"john green" Discussed on Writers Who Don't Write
"This is off with gerard hello and welcome back guys off track with hinton rossi i am hinch and alex rossi and this week we have an exceptionally special guests that we are more talented than us in many many ways and we are thrilled and excited and thankful that he decided to join us ladies and gentlemen mr john green how's it going guys very well how are you good good it is super convenient that you live in indianapolis yeah no in nice for me as well because it's so easy to get to the track so let's so speaking of dogs we we saw your latest video about your dog yeah so doing he's doing all right willie has cancer and he's he's at the end of his life and it's it's rough man i mean somebody told me that owning a dog is making an appointment with grief and that's true i mean you know dogs have a life span yeah it's all right you know the thing about willie though is that i made that video and i thought this is it you know we really thought we were going in the next day or so head he just perked right back up and he's been great the last few days you've been in great spirits so who knows willie's had cancer for two years so i i'm not writing them off at this point who knows fair enough fair enough now we we sit here doing a new podcast yourself have new podcast yeah i have a new podcast called the anthropoid reviewed in which i review weird random stuff on a five star scale so i gave i think i gave canada geese to stars and i gave dr pepper five stars but also the one i'm writing now i'm reviewing.
"john green" Discussed on Healthcare Triage Podcast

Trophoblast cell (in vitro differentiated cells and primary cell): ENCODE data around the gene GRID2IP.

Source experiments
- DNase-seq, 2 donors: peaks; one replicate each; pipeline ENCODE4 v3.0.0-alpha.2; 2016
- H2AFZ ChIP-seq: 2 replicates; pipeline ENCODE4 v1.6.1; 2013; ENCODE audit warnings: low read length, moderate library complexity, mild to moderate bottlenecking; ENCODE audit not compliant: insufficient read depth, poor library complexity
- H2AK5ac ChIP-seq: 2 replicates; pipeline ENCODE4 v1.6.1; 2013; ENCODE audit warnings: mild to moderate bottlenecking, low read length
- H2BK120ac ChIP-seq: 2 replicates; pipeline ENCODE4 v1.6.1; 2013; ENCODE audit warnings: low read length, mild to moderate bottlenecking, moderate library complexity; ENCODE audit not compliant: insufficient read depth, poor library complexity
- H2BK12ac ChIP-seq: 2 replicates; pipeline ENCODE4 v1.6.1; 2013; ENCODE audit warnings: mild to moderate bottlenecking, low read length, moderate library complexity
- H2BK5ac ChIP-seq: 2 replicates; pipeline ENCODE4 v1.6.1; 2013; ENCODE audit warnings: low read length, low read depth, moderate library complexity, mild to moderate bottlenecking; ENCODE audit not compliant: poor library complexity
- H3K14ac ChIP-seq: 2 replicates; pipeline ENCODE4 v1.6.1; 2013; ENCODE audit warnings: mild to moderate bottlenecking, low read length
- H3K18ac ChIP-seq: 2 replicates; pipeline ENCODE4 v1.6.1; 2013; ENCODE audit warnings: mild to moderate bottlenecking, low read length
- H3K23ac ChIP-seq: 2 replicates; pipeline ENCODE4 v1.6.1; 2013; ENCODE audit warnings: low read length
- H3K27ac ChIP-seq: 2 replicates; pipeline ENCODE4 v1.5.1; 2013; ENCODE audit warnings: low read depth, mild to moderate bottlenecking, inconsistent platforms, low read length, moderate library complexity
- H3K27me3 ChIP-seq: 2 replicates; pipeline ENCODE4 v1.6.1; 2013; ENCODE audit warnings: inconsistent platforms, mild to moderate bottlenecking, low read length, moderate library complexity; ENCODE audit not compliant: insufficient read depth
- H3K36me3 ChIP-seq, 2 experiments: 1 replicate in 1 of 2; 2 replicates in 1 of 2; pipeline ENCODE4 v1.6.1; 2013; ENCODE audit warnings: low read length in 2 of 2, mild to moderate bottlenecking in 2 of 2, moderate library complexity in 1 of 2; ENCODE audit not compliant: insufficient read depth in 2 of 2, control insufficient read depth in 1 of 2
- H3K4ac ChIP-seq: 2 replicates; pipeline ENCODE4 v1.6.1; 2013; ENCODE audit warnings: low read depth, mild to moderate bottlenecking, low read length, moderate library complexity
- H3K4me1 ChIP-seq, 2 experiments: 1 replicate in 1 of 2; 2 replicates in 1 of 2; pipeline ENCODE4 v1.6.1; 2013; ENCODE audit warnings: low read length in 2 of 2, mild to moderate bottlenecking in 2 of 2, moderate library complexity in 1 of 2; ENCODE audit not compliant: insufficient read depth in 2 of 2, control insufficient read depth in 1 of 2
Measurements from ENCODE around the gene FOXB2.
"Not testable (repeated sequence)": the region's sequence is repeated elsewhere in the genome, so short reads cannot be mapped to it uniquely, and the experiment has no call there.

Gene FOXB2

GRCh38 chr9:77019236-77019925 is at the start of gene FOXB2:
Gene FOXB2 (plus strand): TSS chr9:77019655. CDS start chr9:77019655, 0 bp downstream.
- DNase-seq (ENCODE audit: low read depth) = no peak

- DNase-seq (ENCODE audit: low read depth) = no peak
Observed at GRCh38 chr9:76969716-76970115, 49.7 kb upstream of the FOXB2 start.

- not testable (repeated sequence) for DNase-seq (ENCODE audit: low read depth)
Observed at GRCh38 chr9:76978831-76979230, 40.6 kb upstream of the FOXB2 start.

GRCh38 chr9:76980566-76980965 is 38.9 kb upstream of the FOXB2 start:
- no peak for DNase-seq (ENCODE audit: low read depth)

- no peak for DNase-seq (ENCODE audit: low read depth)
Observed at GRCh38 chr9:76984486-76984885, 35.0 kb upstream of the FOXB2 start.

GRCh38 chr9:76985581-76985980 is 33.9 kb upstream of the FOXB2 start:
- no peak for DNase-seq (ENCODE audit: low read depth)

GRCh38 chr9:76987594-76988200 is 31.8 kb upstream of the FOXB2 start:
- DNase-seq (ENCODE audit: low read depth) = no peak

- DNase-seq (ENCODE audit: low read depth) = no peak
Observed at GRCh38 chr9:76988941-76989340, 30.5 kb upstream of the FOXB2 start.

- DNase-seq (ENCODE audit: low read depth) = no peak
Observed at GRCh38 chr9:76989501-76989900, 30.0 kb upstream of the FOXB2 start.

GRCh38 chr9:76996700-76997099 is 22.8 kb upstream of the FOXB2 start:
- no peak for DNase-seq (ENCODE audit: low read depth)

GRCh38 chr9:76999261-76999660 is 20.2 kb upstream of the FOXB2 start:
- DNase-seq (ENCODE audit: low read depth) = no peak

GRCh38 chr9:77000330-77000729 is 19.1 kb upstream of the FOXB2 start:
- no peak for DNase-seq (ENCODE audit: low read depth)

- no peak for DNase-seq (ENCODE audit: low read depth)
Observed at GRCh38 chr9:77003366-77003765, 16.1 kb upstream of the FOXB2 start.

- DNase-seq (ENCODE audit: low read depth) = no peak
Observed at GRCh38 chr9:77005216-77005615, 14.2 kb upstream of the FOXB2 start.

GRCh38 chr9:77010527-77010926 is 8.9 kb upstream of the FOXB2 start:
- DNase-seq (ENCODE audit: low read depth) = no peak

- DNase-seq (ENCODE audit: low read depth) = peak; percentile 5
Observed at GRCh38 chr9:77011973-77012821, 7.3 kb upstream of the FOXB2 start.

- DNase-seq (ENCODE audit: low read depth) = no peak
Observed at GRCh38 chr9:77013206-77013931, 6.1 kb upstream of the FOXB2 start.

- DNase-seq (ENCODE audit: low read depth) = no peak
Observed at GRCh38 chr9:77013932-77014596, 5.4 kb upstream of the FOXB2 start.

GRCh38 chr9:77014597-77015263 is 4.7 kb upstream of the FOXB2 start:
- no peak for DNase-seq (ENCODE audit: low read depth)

"Democrats get elected in a wave election in two thousand eighteen change everything again, and I'll be back here in two thousand nineteen. Nothing's the same as it was before who knows anyway, that's a quick recap. Then at twenty seventeen we're gonna launch into twenty eighteen in the next few weeks. So I guess this week is John green who really needs. No introductions. I'm not gonna bother less than office bona fides. Or what he's done because if you don't know, I can't believe you're listening to this podcast anyway. But John welcome to the podcast. Thank you. Great to be here. So we were gonna talk about mental health. And I think we probably still will. But I sort of feel bad because I feel like you've had that interview about eighty times probably in the last few months. Yeah. I I don't mind though. I mean, I I understood when I was writing a book for those who don't know wrote a novel recently called turtles all the way down that is bounded girl who has day, which I also have. And I understood when I like publish the book under my own name that I was going to be talking about it a lot. And it's it's, you know, it's important to talk about I think because people it's still something that people feel a lot of shame about and that there is still a stigma around I think especially in people's professional lives, like I'm super privileged in the sense that I can't get fired because of my OCD, and it can be an issue in my professional life. But only because it's an issue in my profession. In life. Not like because you know of the stigma associated with it the ways that it can impact your professional development. So I still think there's a ton of stigma around. So I'm going to be selfish. And I'm going to turn this over to me because I think I tweeted this yesterday, and it's funny because when I when I tweet about it, I feel like half the people that follow me, take it seriously, and the other have sort of blow it off. But I I've never really felt like I suffer from mental health. And a debilitating way the prevents me from sort of doing my job or sort of getting through my mental health issues. I almost feel like sub clinical where anxiety, and I don't even want to say depression, because I don't feel like it makes it to fall on depression, but my depressive symptoms or feelings start to overwhelm me. And I just don't wanna do anything, and I can muddle through it the vast majority of the time, but I came back from break, and I swear to God I went to work yesterday. And I just it was like walking through mud, and I'm still feeling it where I jokingly keep telling people like. I can I feel like depression is just over there. I can hear it. I know it's out there. It's like knocking at the door. It's not there yet. But I don't wanna do. All I wanna do is go home get into bed. I wanna go home play some video games with my kids and do nothing and get can't like a half to go to work a half to still be a dad a half to still be a husband. I gotta get through this. And I don't know we have no mechanism in society for dealing with that. Right. Well, it's weird because everything's a continuum. Right. So so when we talk about mental health disorders, we have to apply all these diagnose diagnostic.